Smart Collecting: A Thirtieth Anniversary Celebration will be on display through September 5.

Leila S. Sales, ’06

July 12, 2004

Summer score


Even with Maroon student-athletes on summer break, Ratner Athletic Center and the adjacent fields behind it remain packed with ballplayers, swimmers, and goalies gunning for glory. Yet there are no 300-pound linemen here. These superstars dominate the fields and courts with an average height of less than four feet.

The University’s Super Summer Sports Camp is back in session, welcoming students aged 4–16 for fun and games under the instruction of varsity coaches and student-athletes. The program has grown from 41 participants in 1995 to 225 this year, a popularity that camp director and head football coach Dick Maloney attributes to the University of Chicago name and the seven-to-one camper/staff ratio. The camp attracts participants from as far south as 95th Street and as far north as the Loop.

The 2004 session offers morning recreational and afternoon sport-specific activities, including dodgeball, soccer, football, softball, and swimming. “I like a lot of the sports we get to play, and I really like to tear it up on the football field,” says Ryan Williams, 14, a six-year camper. “I get to have fun, make friends, and play.” In fact, 75 percent of this year’s kids have attended sessions in previous years.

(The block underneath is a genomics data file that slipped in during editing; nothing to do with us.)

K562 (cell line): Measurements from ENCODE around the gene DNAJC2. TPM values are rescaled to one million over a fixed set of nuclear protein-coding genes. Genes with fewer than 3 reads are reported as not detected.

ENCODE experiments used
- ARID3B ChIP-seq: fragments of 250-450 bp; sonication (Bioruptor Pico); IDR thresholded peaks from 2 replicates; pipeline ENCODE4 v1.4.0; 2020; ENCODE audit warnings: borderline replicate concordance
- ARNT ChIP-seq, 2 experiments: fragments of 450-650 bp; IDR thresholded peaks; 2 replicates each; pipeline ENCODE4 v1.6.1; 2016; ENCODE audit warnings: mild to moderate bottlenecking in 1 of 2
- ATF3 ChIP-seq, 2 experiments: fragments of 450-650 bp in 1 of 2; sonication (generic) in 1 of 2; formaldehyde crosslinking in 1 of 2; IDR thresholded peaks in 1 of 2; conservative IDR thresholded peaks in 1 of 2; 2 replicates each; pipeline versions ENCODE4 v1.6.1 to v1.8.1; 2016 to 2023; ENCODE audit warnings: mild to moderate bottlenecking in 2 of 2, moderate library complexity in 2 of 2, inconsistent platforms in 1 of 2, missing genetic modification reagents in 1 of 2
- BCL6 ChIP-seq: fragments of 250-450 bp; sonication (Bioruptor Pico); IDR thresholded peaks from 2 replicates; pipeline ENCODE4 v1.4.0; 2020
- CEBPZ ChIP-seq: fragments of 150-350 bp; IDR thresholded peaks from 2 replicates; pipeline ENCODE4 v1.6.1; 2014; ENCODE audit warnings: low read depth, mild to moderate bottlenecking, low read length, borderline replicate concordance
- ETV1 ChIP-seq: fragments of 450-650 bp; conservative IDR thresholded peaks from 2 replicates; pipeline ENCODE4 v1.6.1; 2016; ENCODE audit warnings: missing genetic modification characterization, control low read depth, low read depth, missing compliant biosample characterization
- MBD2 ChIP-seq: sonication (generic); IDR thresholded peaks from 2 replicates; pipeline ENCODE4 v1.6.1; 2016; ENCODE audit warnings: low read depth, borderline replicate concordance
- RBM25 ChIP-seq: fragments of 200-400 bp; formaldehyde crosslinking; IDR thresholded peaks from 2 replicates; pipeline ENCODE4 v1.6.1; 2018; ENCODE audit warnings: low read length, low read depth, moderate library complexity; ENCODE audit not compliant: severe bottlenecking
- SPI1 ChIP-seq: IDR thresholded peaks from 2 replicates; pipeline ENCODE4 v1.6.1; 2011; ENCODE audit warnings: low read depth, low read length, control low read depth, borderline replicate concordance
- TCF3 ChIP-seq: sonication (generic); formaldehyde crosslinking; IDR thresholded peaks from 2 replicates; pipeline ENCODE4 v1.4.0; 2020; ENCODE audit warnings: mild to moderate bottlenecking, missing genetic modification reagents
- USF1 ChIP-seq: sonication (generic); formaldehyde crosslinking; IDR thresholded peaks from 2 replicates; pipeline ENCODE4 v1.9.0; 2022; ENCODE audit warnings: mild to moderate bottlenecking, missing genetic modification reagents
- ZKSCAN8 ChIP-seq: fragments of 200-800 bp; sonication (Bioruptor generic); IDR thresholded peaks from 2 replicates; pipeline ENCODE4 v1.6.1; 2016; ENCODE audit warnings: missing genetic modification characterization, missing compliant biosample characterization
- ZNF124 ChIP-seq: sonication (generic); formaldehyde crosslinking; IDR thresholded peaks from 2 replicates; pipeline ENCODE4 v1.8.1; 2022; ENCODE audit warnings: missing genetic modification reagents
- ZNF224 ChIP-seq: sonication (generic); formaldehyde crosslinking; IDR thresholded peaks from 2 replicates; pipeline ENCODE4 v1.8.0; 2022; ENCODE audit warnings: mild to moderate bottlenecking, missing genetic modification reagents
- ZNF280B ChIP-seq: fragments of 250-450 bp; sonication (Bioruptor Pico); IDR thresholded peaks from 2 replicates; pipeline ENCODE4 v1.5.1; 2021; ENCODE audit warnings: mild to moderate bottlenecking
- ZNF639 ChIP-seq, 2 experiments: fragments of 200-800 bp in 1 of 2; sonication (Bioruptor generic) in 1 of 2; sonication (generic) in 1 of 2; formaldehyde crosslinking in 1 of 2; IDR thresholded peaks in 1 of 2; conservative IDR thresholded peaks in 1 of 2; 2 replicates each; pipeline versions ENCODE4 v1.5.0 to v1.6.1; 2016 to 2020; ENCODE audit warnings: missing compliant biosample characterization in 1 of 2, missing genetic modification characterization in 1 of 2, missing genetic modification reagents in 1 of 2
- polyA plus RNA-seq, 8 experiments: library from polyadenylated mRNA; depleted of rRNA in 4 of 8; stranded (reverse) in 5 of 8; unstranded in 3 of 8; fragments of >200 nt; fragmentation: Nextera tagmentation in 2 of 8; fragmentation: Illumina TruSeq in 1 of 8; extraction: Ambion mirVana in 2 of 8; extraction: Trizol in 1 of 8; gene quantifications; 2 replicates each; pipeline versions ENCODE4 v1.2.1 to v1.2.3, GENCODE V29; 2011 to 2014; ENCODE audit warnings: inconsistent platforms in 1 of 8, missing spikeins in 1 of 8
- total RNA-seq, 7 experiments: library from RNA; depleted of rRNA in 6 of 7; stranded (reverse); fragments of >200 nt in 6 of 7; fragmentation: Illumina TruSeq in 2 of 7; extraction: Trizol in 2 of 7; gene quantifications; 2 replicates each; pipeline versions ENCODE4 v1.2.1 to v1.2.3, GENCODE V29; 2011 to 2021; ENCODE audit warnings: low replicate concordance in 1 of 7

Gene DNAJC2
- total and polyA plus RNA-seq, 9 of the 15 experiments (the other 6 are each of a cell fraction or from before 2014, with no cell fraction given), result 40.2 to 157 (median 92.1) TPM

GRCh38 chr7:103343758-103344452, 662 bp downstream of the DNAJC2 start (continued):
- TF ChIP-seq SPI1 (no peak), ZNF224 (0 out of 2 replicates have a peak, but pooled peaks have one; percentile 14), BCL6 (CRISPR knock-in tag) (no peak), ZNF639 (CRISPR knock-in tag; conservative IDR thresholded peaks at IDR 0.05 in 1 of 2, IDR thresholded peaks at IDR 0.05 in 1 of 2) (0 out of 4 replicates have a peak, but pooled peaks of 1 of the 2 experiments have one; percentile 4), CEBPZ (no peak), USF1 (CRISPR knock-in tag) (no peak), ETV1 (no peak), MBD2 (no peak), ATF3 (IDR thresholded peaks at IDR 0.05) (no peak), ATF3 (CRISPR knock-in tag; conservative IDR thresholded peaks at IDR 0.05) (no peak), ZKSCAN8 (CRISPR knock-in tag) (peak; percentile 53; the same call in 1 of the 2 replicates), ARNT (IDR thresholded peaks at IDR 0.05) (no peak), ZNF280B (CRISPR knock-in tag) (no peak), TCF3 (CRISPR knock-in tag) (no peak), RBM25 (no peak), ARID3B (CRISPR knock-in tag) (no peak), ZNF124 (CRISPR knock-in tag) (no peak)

First-time campers are also impressed. “It’s been fun to do sports that I like and learn some new ones before we go cool off in the pool,” says Maya Glover, 10.

Today begins the second of the camp’s two three-week sessions, when a new crop of kids gets to resume the home-run hitting and goal scoring.

Sean I. Ahmed, ‘06

July 14, 2004

There's such a lot of film to see


“We’re just praying that the weather will hold out,” said Mariah Ford, ’06, ORCSA’s Summer in the City events coordinator, as she scanned the sky for approaching thunderclouds. It was a humid Tuesday night and a few dozen people, mostly students, lounged on the main quads, waiting for the free outdoor screening of Breakfast at Tiffany’s to begin. There have been past summers, Ford said, when every screening got rained out, “just due to bad luck.”